Abnormal development of brain’s visual system may contribute to autism

As a child looks at pictures on a screen, computers track eye movements to see what the child is actually focused on. Children with autism spectrum disorder focus less often on people’s faces than children without the disorder. A new study, led by researchers at Washington University School of Medicine in St. Louis and the University of North Carolina School of Medicine, has identified abnormalities in the development of the brain’s visual system in infants that may predispose them to developing autism. (Photo: School of Medicine)

A research team, led by Washington University School of Medicine in St. Louis and the University of North Carolina (UNC) School of Medicine, has identified abnormalities in the development of the brain’s visual system in infants that may predispose them to developing autism.

The research, published May 26 in the American Journal of Psychiatry, suggests that irregularities in the brain’s visual system may alter the way that some babies experience their surroundings and interact with others, thus further affecting brain development and potentially contributing to autism spectrum disorder.

The researchers conducted MRI brain scans on the 384 babies at high risk of autism because they have older siblings with autism spectrum disorder. Indeed, almost 25% of the infants in the study went on to be diagnosed with autism. Their brain scans revealed abnormalities in the size, white matter and functional connectivity of the babies’ visual systems, and such irregularities were present long before any symptoms of autism were detectable.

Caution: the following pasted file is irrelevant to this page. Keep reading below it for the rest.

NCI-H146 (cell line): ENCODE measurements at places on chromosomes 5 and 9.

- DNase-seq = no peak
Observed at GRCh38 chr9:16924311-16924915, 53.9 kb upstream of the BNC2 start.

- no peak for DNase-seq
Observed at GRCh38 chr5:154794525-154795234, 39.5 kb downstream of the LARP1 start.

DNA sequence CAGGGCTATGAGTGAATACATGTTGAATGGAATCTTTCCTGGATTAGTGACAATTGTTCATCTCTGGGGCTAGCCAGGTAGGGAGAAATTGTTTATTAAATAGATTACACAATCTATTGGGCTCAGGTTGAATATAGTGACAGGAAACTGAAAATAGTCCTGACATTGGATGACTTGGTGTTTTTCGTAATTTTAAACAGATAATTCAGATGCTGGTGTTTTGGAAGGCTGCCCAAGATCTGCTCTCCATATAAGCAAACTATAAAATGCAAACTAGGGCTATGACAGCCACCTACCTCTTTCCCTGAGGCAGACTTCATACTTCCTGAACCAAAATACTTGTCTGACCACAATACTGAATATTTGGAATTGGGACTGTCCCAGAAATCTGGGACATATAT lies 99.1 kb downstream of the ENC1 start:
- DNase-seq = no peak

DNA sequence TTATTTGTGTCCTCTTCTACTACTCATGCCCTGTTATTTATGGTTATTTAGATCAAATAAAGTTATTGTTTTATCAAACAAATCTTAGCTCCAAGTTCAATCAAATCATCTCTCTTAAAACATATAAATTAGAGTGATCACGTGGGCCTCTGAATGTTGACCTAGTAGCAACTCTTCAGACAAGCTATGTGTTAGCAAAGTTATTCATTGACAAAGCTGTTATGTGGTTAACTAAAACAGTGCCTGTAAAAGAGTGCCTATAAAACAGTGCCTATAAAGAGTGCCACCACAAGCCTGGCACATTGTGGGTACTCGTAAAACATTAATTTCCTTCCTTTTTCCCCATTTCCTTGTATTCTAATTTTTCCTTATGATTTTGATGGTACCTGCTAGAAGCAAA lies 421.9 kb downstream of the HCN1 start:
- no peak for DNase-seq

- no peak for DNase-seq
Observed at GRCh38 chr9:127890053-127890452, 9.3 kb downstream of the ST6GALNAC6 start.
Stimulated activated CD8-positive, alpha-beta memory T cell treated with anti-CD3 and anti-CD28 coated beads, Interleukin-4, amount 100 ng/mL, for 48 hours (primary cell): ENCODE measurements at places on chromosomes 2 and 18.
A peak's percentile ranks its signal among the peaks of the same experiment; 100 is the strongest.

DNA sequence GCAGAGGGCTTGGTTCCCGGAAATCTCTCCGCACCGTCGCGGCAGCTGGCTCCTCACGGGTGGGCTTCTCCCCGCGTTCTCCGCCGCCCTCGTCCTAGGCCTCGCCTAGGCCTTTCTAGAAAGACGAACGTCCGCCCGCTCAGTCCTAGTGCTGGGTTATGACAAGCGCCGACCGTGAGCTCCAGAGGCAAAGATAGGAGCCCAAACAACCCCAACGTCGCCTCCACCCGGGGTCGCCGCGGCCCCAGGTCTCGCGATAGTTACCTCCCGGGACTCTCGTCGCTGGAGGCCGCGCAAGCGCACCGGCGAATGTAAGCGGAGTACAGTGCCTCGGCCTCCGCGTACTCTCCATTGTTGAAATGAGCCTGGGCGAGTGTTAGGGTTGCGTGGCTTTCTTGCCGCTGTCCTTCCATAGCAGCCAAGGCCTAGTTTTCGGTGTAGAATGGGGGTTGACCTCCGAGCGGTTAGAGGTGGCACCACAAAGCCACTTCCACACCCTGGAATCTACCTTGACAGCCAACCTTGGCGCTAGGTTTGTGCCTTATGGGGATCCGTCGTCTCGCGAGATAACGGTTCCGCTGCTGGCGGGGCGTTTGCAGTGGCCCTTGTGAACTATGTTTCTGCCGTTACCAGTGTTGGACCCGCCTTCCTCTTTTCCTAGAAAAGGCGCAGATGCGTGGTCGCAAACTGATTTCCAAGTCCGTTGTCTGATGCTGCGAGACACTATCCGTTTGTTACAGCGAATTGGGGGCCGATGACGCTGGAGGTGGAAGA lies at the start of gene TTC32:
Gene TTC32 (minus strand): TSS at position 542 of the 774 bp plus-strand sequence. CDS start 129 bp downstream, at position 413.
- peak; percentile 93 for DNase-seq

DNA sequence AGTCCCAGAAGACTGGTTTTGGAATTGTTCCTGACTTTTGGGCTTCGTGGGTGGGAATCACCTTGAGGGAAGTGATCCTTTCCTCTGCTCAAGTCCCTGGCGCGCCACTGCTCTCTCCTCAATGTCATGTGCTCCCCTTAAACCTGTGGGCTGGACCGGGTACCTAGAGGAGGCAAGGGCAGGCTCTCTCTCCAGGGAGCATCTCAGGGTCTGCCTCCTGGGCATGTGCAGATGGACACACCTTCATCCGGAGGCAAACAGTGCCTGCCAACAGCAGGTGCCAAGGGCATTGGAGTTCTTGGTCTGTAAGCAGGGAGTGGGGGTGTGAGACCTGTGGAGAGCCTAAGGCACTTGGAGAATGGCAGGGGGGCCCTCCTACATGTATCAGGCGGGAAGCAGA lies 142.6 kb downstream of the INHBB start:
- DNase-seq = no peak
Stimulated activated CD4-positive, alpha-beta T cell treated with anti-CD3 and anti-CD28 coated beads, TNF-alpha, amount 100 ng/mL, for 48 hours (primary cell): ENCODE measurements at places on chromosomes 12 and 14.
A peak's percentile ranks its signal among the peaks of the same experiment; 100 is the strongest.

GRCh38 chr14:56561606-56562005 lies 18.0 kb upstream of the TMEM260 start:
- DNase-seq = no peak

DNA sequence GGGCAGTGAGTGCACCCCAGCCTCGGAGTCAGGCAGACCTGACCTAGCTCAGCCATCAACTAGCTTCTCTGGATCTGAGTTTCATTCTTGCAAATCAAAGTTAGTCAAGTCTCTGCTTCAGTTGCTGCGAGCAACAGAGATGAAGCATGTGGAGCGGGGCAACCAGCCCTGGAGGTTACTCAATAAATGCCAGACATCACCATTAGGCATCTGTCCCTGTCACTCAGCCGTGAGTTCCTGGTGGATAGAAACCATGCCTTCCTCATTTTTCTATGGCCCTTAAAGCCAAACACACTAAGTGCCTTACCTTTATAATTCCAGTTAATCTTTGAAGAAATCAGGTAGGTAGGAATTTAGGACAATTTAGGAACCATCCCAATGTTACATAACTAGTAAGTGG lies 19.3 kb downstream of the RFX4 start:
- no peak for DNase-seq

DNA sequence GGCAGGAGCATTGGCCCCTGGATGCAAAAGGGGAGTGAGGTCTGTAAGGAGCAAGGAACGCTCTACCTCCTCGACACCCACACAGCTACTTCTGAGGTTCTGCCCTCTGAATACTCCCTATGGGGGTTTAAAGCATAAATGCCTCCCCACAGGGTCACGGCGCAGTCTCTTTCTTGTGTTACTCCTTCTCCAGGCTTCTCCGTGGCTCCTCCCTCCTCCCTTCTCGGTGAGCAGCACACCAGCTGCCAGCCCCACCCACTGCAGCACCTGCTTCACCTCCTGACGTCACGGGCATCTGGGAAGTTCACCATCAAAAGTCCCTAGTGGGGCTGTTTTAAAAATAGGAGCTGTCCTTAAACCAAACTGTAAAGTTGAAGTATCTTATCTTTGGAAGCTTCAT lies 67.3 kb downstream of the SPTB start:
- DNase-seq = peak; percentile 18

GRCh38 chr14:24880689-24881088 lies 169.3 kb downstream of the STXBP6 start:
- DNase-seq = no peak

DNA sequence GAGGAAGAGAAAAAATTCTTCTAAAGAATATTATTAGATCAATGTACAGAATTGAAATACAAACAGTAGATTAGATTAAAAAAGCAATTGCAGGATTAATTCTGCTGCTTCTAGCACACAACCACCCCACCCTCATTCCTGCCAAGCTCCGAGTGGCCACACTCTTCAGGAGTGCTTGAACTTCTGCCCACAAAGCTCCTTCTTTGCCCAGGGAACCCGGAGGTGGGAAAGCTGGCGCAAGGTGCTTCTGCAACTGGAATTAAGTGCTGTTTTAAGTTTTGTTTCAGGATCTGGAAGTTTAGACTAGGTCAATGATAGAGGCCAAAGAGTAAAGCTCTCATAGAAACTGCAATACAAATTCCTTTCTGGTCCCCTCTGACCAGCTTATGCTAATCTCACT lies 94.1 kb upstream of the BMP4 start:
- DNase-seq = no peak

“These abnormalities in the brain’s visual structures track very nicely with our earlier research into the eye movements of children with autism,” said John N. Constantino, MD, one of the study’s senior authors, the Blanche F. Ittleson Professor of Psychiatry and Pediatrics and director of the Division of Child Psychiatry at Washington University. “In past research, we’ve noted that children with autism often look less at people’s faces than children without the disorder. In this study, we’ve seen that abnormal development of the visual system may be rooted in genetics because the extent of alterations in the visual systems in children as young as 6 months old was associated with the severity of autism traits in their older siblings.”